2. Should there be restrictions upon involuntary transfers of ownership interests? The answer to this question is most always “yes”. When dealing with involuntary transfers, we are referencing transfers that take place by virtue of death, divorce, bankruptcy, or other situations in which the owner’s disposition of his or her ownership in the business is taking place without his or her consent. In situations where the owners of the business are also its employees, it may make sense to specify that termination of an owners employment with the business will constitute an event that requires the departing owner/employee to sell his or her interest back to the company or the other owners. In those situations, we must again be vigilant to guard against the potential tyranny of the majority by perhaps meticulously describing the circumstances that must exist for an employee/owner’s employment to be terminated.
3. What is the proper dichotomy between ownership and management of the business enterprise? For publicly traded corporations, the divide between management and ownership of the corporation can be immense. On the other hand, for closely held businesses where there are only a handful of owners, there may be no line at all between ownership and management and even when there are lines, the boundaries between the two may not always be perceptible. Whether ownership and management of a business are separate, owners need to have a firm grasp on what powers can be exercised and by whom. Perhaps it should take more than the decision of a simple majority to steer the company or at least to make major decisions. It is not uncommon to require the approval of a supermajority (e.g. two-thirds or three-fourths) for major issues.
4. Should we have drag along and/or tag along rights? It is not uncommon for one owner to desire to sell the business to a third party but the prospective purchaser is only willing purchase the entire business and not simply a partial ownership interest in it. In such situations, if the owner desiring to sell out had drag along rights, he or she could force the other owners to sell their interests to the third party at the same price and on the same terms. Conversely, if one owner desires to sell his or her interest to a third party but the other owners were not invited to sell their interests as well, if the other owners have tag along rights they can elect to participate in the sale to the third party.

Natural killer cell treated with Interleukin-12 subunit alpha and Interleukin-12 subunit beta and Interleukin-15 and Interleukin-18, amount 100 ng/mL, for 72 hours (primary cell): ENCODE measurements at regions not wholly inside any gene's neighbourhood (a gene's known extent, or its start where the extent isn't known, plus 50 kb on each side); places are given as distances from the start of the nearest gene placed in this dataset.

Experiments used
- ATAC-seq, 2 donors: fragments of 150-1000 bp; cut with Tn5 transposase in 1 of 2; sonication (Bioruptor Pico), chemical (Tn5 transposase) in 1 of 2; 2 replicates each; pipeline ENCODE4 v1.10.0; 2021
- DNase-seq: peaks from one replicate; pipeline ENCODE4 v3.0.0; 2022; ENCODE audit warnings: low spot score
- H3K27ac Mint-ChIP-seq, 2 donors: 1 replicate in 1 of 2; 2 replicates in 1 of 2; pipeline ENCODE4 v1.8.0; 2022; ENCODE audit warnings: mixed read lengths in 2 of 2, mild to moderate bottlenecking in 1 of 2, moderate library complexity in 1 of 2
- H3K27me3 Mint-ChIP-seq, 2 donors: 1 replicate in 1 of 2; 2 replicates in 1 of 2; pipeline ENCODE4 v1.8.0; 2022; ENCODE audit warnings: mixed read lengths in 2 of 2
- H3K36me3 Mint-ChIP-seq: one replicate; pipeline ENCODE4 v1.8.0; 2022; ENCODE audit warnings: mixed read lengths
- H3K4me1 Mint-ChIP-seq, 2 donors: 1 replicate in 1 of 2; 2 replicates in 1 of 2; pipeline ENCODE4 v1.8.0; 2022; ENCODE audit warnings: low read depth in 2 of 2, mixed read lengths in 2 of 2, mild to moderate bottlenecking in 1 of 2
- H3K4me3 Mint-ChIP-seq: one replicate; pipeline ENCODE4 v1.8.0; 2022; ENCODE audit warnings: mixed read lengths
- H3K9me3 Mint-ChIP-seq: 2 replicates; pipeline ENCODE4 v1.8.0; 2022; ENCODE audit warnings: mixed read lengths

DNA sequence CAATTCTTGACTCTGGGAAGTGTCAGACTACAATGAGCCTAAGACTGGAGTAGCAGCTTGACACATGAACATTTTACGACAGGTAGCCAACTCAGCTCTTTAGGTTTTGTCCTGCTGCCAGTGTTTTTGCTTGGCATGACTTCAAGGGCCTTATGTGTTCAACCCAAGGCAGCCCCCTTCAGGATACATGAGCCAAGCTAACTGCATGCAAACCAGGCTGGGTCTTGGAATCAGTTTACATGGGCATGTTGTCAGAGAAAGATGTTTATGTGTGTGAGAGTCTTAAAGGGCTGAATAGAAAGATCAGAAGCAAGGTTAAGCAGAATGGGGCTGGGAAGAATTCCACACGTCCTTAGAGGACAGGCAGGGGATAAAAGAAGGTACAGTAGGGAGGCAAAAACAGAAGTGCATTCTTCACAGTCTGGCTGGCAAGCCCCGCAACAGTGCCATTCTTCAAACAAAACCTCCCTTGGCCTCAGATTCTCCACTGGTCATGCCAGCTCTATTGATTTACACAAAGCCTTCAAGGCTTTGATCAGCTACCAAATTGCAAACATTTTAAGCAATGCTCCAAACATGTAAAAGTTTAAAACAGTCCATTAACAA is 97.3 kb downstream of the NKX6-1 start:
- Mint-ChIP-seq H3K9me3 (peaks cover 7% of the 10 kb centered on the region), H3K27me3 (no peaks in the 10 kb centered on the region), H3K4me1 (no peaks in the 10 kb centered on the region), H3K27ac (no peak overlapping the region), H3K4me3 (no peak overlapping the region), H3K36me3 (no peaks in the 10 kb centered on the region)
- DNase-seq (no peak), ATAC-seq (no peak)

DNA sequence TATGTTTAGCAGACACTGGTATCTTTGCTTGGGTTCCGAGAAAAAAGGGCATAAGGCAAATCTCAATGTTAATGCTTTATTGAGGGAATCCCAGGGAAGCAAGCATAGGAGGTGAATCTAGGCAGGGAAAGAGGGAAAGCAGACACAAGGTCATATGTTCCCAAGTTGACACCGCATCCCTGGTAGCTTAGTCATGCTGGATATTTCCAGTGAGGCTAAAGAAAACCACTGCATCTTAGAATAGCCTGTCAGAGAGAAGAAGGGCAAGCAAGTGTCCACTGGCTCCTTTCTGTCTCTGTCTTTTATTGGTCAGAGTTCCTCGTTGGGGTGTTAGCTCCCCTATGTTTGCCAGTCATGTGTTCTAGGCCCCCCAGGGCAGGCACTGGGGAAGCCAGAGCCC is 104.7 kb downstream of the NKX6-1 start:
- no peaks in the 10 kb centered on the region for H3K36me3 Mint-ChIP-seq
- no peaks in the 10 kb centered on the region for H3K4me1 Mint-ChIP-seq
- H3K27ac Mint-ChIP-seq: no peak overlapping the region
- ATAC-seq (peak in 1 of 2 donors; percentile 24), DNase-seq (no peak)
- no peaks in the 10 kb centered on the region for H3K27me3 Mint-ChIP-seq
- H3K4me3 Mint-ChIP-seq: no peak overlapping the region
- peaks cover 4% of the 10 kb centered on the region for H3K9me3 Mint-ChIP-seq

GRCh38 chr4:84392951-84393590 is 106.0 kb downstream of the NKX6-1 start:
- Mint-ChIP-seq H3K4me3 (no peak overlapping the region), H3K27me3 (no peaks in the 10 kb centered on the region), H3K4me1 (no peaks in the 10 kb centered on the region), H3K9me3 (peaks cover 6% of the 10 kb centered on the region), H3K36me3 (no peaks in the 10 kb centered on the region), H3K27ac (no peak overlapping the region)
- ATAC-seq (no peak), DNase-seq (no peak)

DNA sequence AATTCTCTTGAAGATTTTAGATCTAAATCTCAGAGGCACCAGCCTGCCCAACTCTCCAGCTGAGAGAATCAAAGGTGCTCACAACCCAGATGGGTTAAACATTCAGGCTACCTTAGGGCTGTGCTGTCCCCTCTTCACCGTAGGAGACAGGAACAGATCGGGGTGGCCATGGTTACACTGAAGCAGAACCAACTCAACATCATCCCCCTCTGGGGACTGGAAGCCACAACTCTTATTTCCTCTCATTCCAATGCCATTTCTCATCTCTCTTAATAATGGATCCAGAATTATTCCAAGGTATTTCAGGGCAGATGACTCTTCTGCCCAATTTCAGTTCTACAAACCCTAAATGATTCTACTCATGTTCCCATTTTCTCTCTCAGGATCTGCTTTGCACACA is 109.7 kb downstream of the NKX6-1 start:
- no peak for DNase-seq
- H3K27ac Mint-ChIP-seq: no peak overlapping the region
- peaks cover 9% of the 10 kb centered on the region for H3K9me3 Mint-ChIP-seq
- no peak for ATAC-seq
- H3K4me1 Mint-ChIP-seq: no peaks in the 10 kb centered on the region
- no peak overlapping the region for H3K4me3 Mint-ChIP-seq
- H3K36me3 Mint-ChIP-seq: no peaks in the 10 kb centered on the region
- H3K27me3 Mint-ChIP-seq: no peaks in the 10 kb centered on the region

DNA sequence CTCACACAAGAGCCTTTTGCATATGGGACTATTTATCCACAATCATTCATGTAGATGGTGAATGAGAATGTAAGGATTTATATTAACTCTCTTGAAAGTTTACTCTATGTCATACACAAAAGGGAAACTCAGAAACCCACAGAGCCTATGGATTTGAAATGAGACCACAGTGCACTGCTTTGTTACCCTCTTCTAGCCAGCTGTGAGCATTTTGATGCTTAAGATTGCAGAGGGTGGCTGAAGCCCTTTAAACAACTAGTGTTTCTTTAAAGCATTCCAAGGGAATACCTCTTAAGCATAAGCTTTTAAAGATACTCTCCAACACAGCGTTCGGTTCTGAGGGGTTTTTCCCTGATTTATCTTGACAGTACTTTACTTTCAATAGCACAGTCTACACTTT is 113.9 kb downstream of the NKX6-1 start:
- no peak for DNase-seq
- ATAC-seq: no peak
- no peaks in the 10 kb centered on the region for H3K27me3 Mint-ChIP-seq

5. Apart from litigation, what dispute resolutions procedures are we going to employ? While the merits of mediation and arbitration are constantly being argued among legal practitioners and their clients, these are not the exclusive means for resolving disputes. For example, in what has been called a “Texas Shootout” provision, each owner is vested with the right to present the other owners with a price at which he or she is willing to acquire the interests of the other owners. The other owners then have the ability to either sell their interests to the offering owner at that price or to turn the offer around and purchase the interest of the offering owner at that price.
The lesson to be learned from Ritchie v. Rupe is that owners need to take a more proactive role in protecting themselves and managing their expectations. While it is not possible to guard against every potential conflict or abuse, many of the sources of such maladies can be eliminated through thoughtful and reasoned contractual protections to which all parties can agree. We welcome the opportunity to discuss these strategies with you.